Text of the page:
Cancer & Covid-19
- A South Carolina college student, who is also a cancer patient, says she is unable to finish her class because of Covid-19 restrictions, specifically surrounding the vaccine.
- Andrea Marsh, 29, who was diagnosed with stage 3 breast cancer, says her oncologist told her not to get the Covid vaccine.
- SurvivorNet experts tell us that the best Covid vaccine for cancer patients is the “first one available to you,” however, they also say that cancer patients should get the vaccine when their oncologist has deemed it reasonable.
“I’m a straight A student. Why can I not pass these classes and be put out there on the front line?” Andrea Marsh, 29, tells WSOC-TV Channel 9 in Charlotte, North Carolina.Read More
SurvivorNet experts tell us that the best Covid vaccine for cancer patients is the “first one available to you,” however, they also say that cancer patients should get the vaccine when their oncologist has deemed it reasonable. In Marsh’s case, her oncologist is advising against her getting the shot.
The U.S. Centers for Disease Control & Prevention states that immunocompromised people (i.e. cancer patients) are especially vulnerable to the virus. “Everyone, including immunocompromised people, should receive a COVID-19 vaccine primary series if they are 5 years and older as soon as possible,” the CDC reports.
However, as always, it is important to go over your medical history with your doctor before taking any medication or vaccine, including the Covid-19 vaccine.
Restrictions for the Unvaccinated
Marsh is a nursing student at York Technical College, located in Rock Hill, South Carolina. The school, like most in the United States, requires that its students in certain health care programs be vaccinated against Covid-19.
But Marsh says that her oncologist has given her a medical exemption and advised her not to get the vaccine. She further explains that she was diagnosed with stage 3 breast cancer, adding, “It has been a real struggle for me.”
“I have been on oral chemo since I came off of (intravenous) chemo and I’ve had a lot of check ups since then, but they told me that my cancer count was elevating,” Marsh says.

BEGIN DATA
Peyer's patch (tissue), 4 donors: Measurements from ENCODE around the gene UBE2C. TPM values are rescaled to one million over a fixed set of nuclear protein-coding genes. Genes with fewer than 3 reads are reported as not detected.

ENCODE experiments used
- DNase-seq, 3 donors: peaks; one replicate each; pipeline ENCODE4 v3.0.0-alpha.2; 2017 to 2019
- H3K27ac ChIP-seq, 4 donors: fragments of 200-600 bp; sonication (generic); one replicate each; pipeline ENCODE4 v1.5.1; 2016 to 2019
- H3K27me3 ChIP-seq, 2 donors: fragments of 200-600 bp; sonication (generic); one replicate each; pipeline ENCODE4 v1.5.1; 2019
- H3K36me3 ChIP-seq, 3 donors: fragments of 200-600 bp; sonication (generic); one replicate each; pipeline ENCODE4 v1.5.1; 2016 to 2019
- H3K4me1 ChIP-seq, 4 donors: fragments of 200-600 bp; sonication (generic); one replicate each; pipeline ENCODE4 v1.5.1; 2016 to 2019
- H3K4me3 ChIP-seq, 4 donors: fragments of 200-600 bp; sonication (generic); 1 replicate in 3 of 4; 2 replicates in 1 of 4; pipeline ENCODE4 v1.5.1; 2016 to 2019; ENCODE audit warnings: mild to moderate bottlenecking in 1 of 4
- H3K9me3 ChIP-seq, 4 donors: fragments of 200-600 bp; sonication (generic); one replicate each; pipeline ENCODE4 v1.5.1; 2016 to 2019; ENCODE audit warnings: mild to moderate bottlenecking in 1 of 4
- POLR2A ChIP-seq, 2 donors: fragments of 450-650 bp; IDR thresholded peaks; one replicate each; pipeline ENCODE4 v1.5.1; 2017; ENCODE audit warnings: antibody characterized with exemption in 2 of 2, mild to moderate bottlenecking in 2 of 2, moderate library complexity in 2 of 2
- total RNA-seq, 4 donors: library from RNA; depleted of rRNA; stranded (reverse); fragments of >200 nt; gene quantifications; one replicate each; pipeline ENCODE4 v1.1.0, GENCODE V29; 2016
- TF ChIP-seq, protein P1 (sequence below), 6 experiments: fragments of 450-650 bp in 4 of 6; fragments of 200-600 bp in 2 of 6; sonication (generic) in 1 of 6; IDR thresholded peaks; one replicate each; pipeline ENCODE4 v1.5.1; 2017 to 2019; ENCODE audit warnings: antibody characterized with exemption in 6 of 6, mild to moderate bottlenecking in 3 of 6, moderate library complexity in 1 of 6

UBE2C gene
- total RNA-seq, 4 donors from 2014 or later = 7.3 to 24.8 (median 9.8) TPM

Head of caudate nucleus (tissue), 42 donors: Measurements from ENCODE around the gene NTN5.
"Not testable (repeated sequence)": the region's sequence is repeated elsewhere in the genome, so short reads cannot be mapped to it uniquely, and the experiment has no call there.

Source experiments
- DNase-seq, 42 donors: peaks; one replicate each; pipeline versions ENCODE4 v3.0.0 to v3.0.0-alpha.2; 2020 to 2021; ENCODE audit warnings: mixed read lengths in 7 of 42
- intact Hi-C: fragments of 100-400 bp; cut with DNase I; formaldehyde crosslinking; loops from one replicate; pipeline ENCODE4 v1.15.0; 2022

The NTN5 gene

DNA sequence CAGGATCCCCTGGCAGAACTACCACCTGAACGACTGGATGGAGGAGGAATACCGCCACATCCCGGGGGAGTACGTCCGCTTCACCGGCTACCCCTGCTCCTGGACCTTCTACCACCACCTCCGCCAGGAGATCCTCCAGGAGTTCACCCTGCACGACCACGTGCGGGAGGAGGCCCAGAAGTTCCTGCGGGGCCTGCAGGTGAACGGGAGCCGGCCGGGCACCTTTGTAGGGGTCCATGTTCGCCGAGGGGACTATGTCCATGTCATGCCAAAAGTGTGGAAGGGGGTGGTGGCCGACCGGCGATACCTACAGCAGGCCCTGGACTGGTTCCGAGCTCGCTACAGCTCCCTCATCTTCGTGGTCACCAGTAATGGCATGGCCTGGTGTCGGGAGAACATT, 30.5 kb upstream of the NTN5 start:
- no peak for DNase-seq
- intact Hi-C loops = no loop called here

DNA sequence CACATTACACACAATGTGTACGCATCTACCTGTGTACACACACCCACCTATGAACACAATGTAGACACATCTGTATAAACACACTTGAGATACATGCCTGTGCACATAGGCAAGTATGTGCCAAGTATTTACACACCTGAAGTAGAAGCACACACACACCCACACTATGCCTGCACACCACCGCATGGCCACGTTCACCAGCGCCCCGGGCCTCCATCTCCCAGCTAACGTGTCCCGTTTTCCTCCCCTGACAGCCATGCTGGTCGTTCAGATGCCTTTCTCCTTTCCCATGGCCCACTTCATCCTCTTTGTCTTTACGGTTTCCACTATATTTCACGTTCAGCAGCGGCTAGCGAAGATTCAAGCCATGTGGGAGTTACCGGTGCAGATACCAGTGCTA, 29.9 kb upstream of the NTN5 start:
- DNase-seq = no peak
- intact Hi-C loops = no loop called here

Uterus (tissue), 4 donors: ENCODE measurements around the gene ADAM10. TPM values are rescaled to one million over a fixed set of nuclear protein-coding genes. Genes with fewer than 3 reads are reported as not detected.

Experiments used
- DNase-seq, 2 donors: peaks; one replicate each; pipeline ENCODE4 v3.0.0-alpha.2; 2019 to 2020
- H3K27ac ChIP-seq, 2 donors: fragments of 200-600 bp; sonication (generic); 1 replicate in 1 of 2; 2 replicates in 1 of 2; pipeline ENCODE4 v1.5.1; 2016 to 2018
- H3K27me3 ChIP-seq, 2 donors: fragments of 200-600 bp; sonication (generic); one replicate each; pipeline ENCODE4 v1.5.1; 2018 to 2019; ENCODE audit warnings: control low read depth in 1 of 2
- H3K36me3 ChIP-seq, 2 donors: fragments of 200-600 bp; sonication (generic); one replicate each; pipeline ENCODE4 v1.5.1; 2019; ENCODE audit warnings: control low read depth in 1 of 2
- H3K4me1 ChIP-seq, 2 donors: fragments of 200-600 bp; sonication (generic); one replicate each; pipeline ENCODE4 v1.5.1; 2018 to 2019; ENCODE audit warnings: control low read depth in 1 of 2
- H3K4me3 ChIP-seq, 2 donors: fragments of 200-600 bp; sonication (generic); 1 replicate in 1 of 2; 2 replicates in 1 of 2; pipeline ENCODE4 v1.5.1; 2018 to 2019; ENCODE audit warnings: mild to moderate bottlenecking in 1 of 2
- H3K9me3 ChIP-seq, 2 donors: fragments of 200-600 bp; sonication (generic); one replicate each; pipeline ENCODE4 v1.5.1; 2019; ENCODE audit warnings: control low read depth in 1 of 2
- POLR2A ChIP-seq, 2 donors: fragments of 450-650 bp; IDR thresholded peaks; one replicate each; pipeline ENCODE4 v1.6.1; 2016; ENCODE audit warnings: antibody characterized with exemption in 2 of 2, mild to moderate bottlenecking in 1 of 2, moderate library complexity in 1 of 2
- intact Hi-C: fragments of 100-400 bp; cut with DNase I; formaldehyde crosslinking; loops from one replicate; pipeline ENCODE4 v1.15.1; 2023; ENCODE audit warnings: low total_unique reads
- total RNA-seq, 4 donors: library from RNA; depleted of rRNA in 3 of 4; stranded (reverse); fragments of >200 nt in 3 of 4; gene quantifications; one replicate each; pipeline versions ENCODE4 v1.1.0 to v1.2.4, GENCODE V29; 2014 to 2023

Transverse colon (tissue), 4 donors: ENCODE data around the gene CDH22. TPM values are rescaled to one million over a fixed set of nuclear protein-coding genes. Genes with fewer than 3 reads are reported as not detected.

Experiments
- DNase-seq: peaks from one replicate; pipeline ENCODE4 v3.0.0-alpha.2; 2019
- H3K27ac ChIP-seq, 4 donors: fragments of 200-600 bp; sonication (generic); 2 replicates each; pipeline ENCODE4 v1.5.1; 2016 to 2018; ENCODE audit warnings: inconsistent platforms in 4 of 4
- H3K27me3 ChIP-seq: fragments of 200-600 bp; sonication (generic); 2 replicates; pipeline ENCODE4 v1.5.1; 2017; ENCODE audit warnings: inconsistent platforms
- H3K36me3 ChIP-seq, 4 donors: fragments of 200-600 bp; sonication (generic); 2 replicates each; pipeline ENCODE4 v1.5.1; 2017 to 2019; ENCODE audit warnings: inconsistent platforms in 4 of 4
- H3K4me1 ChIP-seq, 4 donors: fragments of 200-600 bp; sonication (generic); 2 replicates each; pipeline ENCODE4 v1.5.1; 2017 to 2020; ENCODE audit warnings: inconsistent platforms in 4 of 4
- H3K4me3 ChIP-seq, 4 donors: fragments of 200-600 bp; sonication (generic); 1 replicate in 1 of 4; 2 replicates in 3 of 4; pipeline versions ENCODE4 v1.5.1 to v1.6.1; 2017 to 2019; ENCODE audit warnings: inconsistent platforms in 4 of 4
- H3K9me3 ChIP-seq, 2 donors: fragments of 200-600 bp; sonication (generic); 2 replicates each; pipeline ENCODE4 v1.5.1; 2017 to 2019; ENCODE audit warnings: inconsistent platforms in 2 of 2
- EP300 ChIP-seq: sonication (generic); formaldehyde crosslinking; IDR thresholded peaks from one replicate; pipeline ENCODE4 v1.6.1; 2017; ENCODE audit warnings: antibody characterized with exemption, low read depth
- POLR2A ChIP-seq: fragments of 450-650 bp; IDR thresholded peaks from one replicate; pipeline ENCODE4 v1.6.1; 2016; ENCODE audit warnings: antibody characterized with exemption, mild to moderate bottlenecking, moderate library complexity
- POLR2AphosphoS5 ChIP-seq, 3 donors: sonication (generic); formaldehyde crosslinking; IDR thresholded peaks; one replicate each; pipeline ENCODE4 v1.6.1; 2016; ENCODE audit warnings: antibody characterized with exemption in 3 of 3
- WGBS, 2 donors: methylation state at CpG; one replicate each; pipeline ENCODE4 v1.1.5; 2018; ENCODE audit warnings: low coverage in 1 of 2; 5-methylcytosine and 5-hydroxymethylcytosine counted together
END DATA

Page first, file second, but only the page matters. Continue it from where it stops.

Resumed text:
She is further claiming that her school is refusing to honor her medical exemption, which is making her unable to finish her needed classes.
“I was told that they would like for us to have the vaccine, but it was not required. I could not get it at the time because my doctor said no,” she says, adding that despite it, she was advised in December that she would need to get vaccinated.
“Students in certain allied health and nursing programs rotate through third-party clinical sites to successfully complete the required clinical training component for these programs, in keeping with accreditation training standards. York Tech does not have authority over the policies and procedures of third-party healthcare providers,” a spokesperson for York Tech said in a statement to Channel 9.
The hospital (name of the hospital is unknown) where Marsh would conduct her clinical work for school has told the television station that they would, unlike the school, honor her medical exemption. However, federal Covid-19 guidelines and restrictions for nursing homes prohibit Marsh from working there without a vaccine.
Cancer & Covid-19
Immunocompromised people, such as those who have or have had cancer, are more susceptible to Covid-19. As a cancer patient or survivor, how can you protect yourself from this virus that is still mutating and infecting thousands every day?
Here is the most important thing: If you have not already, get your Covid-19 shot. But as previously mentioned, cancer patients should get the vaccine when their oncologist has deemed it appropriate.
If you have received your Covid shot, make sure you get your booster shot. For those who received the Pfizer or Moderna vaccines, the booster should be given five months after the second shot. For people who got the Johnson & Johnson shot, the booster should be administered two months after the single-dose vaccine.
According to Dr. Nina Shah, a hematologist at the University of California San Francisco, it is critical that cancer patients going through active treatment get this booster.
“It is very important (to get your booster shot), since we know some cancer patients do not mount a sufficient immune response after the first series of shots,” Dr. Shah tells SurvivorNet.
However, most people who have gotten the vaccine have already reached the five-month mark (or the two-month mark for those who got the J&J shot) and have received their booster shot. And the conversation has shifted to getting additional booster shots to continue to mount an immune defense against Covid.
If you have been vaccinated, already received your booster and feel you need another booster shot, that decision should be made in collaboration with your oncologist.